Watch Now: Do Kids Know Where Meat Comes From?
In PETA’s latest video, kids are asked where meat comes from, and their answers – among them “poo”, “ham is a vegetable”, and a spirited chicken dance – make it clear they don’t know the truth about whom they’re eating … but if they did, how would they feel?
Kids Know What Most Adults Have Forgotten
Most children instinctually and instantly care about animals. Whether they’re deeply connected to the family companion or besotted with a bird they come across, they’re curious and excited to learn more about our fellow animals.
They know that it’s wrong to exploit, hurt, or kill others, but many kids have no idea that meat comes from the animals they meet, read about, and love. Even those who do would have nightmares if they knew about the misery and pain that animals who are bred, raised, and killed for meat have to endure. It’s our responsibility to make decisions that nurture, not stifle, their compassion and not to teach them speciesist lessons. We wouldn’t want our dogs and cats to end up in abattoirs, where they’d be strung upside down before their throats are slit, so why do so many people accept the same thing being done to a pig?
Let’s stop desensitising our children to suffering and letting them grow up normalising cruelty by feeding them animal flesh. Instead, we should foster their natural empathy with healthy, animal-friendly vegan food.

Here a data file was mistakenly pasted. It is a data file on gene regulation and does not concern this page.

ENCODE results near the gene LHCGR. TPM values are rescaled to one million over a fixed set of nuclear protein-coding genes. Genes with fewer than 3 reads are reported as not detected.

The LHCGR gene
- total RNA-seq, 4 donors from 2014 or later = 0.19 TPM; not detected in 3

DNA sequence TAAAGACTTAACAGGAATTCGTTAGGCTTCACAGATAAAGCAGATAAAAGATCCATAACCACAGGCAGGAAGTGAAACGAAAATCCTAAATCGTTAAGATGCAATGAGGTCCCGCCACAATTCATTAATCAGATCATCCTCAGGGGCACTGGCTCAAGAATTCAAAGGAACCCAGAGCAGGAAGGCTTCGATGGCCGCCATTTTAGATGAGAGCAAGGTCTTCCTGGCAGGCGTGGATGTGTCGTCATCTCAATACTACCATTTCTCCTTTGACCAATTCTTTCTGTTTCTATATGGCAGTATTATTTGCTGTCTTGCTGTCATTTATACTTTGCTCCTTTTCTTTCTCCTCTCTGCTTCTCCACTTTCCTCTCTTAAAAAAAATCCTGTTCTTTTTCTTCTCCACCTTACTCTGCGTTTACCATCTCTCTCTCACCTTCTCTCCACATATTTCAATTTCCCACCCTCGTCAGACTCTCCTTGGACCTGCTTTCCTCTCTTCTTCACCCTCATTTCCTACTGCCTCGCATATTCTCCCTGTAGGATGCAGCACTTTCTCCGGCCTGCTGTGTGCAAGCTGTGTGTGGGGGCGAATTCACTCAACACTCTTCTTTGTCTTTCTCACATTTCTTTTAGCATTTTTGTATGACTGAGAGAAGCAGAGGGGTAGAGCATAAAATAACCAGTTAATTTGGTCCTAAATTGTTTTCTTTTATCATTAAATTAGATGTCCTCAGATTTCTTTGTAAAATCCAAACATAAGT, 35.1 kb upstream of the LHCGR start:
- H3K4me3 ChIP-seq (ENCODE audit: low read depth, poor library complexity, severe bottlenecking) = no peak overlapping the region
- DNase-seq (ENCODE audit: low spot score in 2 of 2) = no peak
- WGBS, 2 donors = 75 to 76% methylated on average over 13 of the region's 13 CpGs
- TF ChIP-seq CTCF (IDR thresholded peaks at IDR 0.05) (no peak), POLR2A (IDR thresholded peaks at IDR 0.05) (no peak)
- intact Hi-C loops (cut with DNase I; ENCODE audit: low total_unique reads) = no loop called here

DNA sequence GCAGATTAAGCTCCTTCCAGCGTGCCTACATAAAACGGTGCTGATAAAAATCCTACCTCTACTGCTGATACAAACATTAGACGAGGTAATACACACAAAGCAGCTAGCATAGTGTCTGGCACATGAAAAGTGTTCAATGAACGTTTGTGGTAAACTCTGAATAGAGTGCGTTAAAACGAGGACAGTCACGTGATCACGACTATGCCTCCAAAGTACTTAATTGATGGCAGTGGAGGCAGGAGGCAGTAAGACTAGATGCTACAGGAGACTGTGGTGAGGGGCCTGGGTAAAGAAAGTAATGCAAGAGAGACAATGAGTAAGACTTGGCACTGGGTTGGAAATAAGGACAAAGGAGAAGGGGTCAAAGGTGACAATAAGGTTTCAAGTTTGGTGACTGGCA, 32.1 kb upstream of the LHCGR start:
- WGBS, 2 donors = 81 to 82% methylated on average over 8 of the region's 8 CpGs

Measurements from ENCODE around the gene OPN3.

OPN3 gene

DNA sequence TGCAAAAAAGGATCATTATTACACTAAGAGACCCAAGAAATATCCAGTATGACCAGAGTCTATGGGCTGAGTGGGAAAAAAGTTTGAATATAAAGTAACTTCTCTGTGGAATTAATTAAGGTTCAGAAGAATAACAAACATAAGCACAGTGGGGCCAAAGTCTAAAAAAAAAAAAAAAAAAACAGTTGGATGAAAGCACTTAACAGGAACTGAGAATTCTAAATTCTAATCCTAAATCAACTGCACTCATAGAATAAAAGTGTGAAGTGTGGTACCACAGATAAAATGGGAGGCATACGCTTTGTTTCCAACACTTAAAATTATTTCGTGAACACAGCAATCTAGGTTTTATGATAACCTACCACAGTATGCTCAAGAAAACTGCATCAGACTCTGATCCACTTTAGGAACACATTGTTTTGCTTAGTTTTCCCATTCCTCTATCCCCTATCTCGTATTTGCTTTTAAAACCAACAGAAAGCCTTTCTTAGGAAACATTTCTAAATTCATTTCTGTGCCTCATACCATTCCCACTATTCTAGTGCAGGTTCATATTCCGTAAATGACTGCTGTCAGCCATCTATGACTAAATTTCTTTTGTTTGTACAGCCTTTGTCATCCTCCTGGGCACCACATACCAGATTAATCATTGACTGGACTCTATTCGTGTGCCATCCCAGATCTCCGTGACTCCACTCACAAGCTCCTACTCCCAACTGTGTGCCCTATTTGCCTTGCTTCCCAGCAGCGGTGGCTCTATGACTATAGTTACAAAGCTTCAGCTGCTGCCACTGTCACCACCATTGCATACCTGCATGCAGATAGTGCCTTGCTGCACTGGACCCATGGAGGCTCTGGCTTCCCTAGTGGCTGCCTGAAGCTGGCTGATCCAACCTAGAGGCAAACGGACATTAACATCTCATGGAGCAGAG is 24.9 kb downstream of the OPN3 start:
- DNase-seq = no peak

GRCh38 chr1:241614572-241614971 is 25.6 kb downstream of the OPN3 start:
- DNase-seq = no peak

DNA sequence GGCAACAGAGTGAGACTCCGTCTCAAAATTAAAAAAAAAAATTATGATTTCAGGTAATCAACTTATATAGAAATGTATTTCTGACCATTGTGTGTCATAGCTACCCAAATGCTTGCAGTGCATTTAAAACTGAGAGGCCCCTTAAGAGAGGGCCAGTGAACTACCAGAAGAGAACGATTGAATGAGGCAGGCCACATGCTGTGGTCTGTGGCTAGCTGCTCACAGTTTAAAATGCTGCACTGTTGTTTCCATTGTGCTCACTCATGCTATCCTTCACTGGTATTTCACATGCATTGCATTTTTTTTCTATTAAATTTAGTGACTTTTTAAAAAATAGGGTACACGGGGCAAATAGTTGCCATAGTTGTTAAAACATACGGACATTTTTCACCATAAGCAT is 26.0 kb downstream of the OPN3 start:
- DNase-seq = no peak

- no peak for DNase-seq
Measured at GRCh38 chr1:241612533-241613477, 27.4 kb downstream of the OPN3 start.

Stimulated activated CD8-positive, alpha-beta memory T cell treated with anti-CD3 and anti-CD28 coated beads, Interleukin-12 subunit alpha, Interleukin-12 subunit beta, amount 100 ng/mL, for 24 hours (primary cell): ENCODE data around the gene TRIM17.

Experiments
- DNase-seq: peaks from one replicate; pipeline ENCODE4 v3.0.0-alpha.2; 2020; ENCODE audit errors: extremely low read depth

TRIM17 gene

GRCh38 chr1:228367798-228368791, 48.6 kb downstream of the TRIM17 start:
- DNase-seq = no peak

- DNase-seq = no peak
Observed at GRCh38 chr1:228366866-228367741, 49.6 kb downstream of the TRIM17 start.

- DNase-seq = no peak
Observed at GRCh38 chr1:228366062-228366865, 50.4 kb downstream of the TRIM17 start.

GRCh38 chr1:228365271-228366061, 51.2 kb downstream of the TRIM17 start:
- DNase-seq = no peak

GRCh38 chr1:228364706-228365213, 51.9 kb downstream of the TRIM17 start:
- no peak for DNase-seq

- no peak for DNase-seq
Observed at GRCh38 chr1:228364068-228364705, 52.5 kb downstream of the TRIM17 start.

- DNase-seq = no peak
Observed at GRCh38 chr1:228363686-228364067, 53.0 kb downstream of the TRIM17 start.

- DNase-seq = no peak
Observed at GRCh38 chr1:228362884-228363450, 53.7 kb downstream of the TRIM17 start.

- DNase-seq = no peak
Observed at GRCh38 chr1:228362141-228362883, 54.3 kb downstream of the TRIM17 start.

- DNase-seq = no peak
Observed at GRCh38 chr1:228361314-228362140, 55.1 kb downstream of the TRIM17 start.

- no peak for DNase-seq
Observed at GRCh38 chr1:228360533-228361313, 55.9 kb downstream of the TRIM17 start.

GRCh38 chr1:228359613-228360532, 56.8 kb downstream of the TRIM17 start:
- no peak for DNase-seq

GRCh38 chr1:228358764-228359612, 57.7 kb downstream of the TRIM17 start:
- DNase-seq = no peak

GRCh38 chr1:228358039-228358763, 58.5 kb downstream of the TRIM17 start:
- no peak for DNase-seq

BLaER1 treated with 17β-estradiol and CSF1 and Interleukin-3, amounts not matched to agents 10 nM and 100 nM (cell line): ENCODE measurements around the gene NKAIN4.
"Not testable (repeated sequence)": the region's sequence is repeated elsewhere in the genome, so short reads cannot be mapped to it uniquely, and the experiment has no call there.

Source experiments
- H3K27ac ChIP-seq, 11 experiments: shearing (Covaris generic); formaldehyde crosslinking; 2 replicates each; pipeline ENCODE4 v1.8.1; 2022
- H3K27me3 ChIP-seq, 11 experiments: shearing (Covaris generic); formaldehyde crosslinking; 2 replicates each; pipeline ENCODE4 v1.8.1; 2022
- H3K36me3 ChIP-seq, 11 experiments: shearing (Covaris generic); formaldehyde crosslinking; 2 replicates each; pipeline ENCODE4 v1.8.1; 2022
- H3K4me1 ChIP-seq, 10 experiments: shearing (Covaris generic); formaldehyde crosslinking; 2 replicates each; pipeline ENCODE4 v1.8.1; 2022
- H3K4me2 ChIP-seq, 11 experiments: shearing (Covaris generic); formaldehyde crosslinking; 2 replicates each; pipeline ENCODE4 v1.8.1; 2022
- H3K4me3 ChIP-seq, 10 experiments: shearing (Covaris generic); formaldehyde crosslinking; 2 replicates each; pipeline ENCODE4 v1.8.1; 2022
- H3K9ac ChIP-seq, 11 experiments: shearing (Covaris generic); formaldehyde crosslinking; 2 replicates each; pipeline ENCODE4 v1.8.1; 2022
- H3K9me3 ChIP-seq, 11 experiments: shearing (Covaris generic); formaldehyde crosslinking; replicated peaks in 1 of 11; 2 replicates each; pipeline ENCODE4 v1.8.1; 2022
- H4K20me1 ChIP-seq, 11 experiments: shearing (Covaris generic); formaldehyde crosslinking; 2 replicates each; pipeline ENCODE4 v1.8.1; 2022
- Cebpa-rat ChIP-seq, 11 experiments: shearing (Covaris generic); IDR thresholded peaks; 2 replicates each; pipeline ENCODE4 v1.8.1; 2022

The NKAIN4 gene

Meat Production Is Cruel
Pigs, chickens, cows, sheep, fish, and other animals on farms have feelings, thoughts, and personalities. Yet the meat, egg, dairy, and fishing industries subject them to miserable conditions, immense suffering, and violent slaughter.
Females are repeatedly forcibly impregnated. Babies are torn away from their mothers, mutilated, and kept in filthy, severely crowded conditions. Then, often when they’re only a few months old, they endure a stressful and terrifying trip to the abattoir, where many are killed while still conscious.
Teach Compassion, Not Violence
We can choose to bring up our children with strong values and compassion and inspire them to be good people and to do good in the world. Let’s not make them support an industry we don’t even want them to know about.
It’s easy to lead by example. Here’s how:
In collaboration with HelloUp.